Here’s our first look at our hero, Icarus.
After the Baroque splendors of the adoring crowds and the glories of his father’s pride, Icarus finds himself alone in his trajectory.
As a side note, I keep thinking of that Red Bull stunt of a couple years back, where Felix Baumgartner dove from the edge of the stratosphere. (Cool video here.) Of course, Icarus is kind of like a reverse Baumgartner: lots of telemetry/assistance going up—only with no suit, of course—but not so much coming down.
Anyway, musically speakingwise, after five minutes of nearly solid sixteenth notes in the opening, it’s time for a break. We get a still, quiet statement of the first five notes of the labyrinth tone row, and then Icarus begins the first of his seven arias in this opera. The entire thing will be about five minutes long by my roughest estimation, and no, it’s not going to stay this quiet and slow. In fact, in the very next section we’ll get more movement as Icarus meditates on his relationship to flying and his father.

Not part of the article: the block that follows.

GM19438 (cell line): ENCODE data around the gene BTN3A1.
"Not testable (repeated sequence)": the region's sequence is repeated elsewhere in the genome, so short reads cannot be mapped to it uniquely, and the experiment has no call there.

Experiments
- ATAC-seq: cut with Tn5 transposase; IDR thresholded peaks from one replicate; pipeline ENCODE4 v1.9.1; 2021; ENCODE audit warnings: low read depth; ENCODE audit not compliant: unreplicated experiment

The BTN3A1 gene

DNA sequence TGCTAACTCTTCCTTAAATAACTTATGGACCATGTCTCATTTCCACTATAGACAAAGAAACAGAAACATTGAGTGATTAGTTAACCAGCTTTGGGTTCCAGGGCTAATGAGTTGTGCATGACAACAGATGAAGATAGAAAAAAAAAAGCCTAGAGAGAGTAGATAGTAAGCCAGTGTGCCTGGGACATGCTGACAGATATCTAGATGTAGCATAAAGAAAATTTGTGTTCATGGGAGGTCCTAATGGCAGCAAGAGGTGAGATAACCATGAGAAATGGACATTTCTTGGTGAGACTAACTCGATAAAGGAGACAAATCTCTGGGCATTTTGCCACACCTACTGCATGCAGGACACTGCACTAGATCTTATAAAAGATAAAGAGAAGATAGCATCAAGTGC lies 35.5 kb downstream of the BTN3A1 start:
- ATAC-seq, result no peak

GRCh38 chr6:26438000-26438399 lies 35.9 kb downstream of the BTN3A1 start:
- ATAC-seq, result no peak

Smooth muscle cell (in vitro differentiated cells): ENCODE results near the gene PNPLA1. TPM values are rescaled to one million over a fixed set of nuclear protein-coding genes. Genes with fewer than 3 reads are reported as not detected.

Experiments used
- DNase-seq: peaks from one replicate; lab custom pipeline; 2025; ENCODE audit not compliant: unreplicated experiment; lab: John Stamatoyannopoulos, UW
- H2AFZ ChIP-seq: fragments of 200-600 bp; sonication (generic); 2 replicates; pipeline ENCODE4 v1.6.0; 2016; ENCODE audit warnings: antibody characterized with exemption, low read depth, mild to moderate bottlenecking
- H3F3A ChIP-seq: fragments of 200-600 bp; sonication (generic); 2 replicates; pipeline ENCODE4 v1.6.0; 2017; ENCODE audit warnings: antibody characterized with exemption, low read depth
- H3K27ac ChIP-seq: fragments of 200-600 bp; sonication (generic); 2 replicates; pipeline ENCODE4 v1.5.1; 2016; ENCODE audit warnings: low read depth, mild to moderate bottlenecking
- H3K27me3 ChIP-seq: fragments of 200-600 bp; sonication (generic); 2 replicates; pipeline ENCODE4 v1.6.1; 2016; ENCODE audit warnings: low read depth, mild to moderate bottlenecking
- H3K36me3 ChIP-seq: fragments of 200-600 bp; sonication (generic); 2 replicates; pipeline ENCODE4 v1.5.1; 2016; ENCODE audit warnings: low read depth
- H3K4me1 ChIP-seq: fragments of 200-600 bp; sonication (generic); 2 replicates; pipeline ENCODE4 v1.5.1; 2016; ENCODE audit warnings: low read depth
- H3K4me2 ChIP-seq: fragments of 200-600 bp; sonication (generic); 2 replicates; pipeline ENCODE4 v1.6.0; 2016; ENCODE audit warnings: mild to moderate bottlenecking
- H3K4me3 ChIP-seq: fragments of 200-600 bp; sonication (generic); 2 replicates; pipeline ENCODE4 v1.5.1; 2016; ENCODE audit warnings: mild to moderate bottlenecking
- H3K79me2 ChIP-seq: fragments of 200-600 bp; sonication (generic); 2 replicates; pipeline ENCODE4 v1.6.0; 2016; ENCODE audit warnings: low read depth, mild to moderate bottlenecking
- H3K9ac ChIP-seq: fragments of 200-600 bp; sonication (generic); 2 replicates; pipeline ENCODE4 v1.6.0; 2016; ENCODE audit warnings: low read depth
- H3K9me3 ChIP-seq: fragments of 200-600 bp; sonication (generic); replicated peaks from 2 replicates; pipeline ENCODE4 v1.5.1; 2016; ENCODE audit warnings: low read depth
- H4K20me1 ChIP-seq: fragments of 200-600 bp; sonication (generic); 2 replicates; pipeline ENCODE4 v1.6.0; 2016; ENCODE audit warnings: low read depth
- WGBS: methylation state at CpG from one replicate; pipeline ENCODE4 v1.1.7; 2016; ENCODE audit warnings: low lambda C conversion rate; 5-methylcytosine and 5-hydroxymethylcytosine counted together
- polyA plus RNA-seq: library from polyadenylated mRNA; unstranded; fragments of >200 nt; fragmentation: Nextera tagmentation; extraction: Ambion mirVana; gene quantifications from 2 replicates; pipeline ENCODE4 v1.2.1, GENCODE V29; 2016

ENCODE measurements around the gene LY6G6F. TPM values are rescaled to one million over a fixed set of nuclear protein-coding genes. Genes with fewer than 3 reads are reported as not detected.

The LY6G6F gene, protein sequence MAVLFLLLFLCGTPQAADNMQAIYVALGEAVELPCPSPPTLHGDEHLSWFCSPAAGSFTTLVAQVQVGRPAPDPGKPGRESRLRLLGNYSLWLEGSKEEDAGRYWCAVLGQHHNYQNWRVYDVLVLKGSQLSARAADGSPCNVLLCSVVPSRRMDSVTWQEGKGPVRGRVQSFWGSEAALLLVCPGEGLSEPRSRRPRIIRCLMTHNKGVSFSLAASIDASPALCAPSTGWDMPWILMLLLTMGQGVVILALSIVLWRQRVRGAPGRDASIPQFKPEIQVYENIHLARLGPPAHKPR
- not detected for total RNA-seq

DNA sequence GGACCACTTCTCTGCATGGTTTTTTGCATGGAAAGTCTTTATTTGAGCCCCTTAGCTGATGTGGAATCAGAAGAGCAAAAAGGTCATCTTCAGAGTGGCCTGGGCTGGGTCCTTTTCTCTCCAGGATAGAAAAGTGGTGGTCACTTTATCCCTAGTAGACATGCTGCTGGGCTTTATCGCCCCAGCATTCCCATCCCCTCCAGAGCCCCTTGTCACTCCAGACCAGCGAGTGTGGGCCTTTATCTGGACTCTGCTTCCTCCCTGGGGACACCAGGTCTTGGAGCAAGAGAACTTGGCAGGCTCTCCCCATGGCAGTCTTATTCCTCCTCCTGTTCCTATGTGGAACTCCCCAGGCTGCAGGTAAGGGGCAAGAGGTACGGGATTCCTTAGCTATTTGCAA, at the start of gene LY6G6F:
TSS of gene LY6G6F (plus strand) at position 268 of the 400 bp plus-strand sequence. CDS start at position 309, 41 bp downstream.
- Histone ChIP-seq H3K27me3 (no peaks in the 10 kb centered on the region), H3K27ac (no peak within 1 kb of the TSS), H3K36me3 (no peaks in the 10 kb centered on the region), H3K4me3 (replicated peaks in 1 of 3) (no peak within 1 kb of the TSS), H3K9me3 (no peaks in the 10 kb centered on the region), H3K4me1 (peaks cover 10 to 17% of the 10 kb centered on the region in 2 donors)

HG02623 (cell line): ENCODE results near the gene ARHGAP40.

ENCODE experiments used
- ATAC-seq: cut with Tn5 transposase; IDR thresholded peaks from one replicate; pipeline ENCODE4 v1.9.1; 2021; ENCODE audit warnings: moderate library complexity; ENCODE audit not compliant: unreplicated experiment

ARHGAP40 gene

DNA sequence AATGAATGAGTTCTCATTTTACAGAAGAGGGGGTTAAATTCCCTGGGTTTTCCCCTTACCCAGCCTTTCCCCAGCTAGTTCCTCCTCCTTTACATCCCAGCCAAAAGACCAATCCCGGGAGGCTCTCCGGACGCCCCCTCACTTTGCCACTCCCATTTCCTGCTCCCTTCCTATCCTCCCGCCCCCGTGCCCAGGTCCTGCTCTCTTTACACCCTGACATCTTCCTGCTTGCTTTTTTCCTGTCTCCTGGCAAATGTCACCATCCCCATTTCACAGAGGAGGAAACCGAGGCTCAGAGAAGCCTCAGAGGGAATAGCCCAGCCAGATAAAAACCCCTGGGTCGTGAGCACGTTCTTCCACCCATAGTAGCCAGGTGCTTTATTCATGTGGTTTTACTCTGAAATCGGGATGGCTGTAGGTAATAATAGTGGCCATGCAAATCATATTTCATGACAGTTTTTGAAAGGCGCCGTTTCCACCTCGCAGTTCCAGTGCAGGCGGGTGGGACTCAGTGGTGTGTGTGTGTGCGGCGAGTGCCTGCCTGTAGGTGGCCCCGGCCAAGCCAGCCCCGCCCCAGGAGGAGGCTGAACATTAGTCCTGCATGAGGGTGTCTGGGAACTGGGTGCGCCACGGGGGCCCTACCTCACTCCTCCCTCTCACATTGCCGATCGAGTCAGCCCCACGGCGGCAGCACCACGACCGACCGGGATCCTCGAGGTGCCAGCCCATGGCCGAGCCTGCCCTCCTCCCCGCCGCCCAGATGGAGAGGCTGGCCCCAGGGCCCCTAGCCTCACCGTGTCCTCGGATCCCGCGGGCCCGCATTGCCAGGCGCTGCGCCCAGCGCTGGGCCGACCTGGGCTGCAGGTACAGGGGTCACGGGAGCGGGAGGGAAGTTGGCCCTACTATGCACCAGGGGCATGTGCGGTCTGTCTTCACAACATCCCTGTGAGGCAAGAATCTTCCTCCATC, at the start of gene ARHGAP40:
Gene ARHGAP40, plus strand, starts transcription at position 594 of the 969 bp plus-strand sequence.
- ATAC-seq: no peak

Note: there are some staccato markings in Icarus’s part that are there just to separate the notes in the recording. They will be omitted in the actual score.